It took the best part of three months, but the battle for the Luhansk region is over.
Over the weekend, Ukrainian forces fell back from Lysychansk, their last toe-hold in the province, to avoid imminent encirclement.
Russian forces rode in triumph into the centre of the shattered city, claiming one of Vladimir Putin’s stated objectives - the full “liberation” of the Luhansk “people’s republic”.
Their victory has been costly, bloody and slow.
The tactical gain has brought almost no strategic advantage and Russia’s initial plans for a grand battle of encirclement in Donbas to destroy the Ukrainian army have failed.
The Ukranians are still in the fight and the coming struggles for Siviersky, Slavyansk, Bakhmut and Kramatorsk will be no less difficult.
But Ukraine is running out of time too.
Sergei Gaidai, the energetic governor of Luhansk region, told The Telegraph in May that Severodonetsk must be held as long as possible - despite the deaths - to tie down the bulk of Russian troops, inflict as much attrition on them as possible and buy time for a counteroffensive.
Hopes for a Ukrainian counter-stroke are currently pinned on the Kherson region, where Kyiv’s forces have been making incremental, probing gains for some weeks.
They are now reported to be in sight of Kherson itself, which fell to the Russians in the early days of the war.
Retaking it would be a major achievement for the Ukrainians and a blow to Russian confidence.
But like the Russians in Donbas, the Ukrainians have failed to achieve a decisive breakthrough. It is unclear whether they can muster the concentrations of men and arms needed to do so.
Back then, the idea was that Ukraine would be able to field newly-trained and equipped brigades by August this year.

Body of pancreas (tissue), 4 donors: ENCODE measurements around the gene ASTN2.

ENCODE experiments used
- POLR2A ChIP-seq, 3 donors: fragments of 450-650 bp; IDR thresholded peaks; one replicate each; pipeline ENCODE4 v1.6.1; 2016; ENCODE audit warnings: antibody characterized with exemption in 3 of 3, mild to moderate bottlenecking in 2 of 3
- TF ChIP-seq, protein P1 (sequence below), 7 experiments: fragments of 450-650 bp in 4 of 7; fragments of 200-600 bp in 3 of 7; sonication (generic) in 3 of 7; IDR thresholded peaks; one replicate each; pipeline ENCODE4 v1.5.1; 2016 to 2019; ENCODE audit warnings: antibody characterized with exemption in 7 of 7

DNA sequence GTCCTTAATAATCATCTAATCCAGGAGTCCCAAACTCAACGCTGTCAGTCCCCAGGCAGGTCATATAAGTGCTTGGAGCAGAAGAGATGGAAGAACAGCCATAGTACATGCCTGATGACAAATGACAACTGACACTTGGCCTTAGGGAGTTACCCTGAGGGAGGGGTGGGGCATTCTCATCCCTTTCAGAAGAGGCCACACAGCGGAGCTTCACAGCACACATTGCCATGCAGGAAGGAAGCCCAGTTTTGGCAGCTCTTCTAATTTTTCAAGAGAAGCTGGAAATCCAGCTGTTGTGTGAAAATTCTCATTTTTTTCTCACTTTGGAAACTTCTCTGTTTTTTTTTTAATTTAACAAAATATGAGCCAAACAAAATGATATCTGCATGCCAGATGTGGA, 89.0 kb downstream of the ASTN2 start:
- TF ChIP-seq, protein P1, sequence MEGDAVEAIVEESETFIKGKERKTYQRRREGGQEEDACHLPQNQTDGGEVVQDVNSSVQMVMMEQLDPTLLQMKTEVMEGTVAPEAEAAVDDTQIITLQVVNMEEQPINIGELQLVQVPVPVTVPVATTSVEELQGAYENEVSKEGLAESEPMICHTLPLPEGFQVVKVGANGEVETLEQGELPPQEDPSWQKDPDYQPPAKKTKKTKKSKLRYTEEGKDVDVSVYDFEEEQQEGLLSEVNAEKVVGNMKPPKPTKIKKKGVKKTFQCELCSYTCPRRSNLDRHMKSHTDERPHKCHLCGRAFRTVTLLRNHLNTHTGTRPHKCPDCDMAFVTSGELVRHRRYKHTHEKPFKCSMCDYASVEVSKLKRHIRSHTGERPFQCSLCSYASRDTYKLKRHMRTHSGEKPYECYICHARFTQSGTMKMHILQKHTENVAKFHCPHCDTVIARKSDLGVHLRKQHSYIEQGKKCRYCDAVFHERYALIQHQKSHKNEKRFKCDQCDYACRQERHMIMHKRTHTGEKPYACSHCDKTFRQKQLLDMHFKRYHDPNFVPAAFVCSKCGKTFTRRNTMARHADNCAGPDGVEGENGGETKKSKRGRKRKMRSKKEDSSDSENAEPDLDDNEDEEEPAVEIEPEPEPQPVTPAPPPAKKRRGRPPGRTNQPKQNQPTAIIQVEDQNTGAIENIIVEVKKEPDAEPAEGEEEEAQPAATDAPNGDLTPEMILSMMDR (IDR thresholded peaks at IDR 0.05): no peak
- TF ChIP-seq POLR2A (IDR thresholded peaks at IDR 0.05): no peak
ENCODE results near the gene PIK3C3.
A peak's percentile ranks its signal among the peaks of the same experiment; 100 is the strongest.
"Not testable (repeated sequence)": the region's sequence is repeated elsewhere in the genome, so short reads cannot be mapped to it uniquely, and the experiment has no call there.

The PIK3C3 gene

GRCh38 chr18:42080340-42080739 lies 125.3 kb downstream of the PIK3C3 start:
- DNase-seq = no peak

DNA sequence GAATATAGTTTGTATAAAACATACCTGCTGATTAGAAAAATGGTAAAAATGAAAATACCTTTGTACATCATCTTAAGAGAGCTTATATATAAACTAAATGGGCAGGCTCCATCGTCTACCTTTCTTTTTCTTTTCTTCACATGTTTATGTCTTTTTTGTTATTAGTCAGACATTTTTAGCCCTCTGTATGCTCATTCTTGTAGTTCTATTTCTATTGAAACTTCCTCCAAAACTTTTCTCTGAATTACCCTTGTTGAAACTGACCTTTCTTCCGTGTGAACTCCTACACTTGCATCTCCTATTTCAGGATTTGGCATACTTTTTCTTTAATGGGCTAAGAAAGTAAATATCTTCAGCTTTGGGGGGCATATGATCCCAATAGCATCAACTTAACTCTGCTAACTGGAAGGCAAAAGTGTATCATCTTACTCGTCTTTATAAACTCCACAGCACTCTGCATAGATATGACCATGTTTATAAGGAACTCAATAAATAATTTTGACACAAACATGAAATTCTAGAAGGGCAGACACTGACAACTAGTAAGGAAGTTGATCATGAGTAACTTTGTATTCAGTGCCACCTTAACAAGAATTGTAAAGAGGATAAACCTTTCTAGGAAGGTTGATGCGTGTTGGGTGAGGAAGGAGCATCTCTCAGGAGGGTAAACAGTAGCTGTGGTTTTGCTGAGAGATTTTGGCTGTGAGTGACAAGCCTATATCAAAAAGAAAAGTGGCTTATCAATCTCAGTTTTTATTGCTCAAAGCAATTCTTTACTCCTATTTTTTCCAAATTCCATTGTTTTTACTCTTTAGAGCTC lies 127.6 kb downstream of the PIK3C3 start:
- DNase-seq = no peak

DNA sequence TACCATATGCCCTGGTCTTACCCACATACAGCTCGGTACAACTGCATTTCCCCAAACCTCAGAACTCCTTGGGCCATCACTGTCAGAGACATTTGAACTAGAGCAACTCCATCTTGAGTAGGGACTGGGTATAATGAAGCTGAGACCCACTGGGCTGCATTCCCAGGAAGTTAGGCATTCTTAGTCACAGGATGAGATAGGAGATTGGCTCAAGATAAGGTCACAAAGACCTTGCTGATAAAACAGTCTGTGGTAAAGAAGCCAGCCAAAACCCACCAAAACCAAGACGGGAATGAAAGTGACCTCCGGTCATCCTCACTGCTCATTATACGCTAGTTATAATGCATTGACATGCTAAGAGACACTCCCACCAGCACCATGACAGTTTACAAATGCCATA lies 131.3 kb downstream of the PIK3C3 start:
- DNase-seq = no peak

But many new Ukrainian recruits, including irregulars from the Territorial Defence were thrown piece-meal into Donbas to hold back the Russian offensive. It is unclear whether the new brigades exist, let alone when they will reach the front if they do.
All of this plays into an even more important battle for international opinion.
A Ukrainian offensive victory would be seen as vindication of the policy championed by Britain, Poland and - for the time being - Joe Biden’s administration in the United States.
In short, that Ukraine must win the war and the West must do all it can to help do so.
If that effort is sustained, Ukraine’s victory in the long-term is almost inevitable. Russia cannot out-produce Western economies.
But there are plenty of influential voices in Western capitals - particularly Washington, Berlin and Paris - who still believe Western support for Ukraine is futile.
Perhaps Putin’s army is hollowed out. Perhaps it is relying on men and weapons made in the 1960s. And yes, perhaps it has paid dearly for each metre of ground.
But the Russians are still advancing and the Ukrainians are still retreating.
With the exception of Russian retreats from Kyiv in March and from Kharkiv in May, the grinding battles of attrition have ended almost entirely in Russia’s favour
In Mariupol, Severodonetsk and now Lysychansk, superior Russian numbers have prevailed. And shells are once again hitting outlying suburbs of Kharkiv.
Until and unless the Ukrainian army begins to put encirclements around the Russians, the self-proclaimed realists will feel vindicated - and their calls for a ceasefire and settlement in Moscow’s favour will gain influence with governments.
So Ukraine needs a victory - and in short order.
They have used Western-supplied weapons to evict the Russians from Snake Island and long-range HIMARS strikes are every day obliterating high-value targets like ammunition dumps and command posts in the Russian rear.
On Monday morning alone, they destroyed three ammunition dumps and struck the Russian airbase in occupied Melitopol, sending smoke from explosions towering into the air.
In time, that may suffocate Russia’s offensive capabilities.
Volodymyr Zelensky, the Ukrainian president, has made clear to his Western allies that he would like to finish the war by Christmas.
He will have to begin to turn the tide before autumn for a chance of doing that.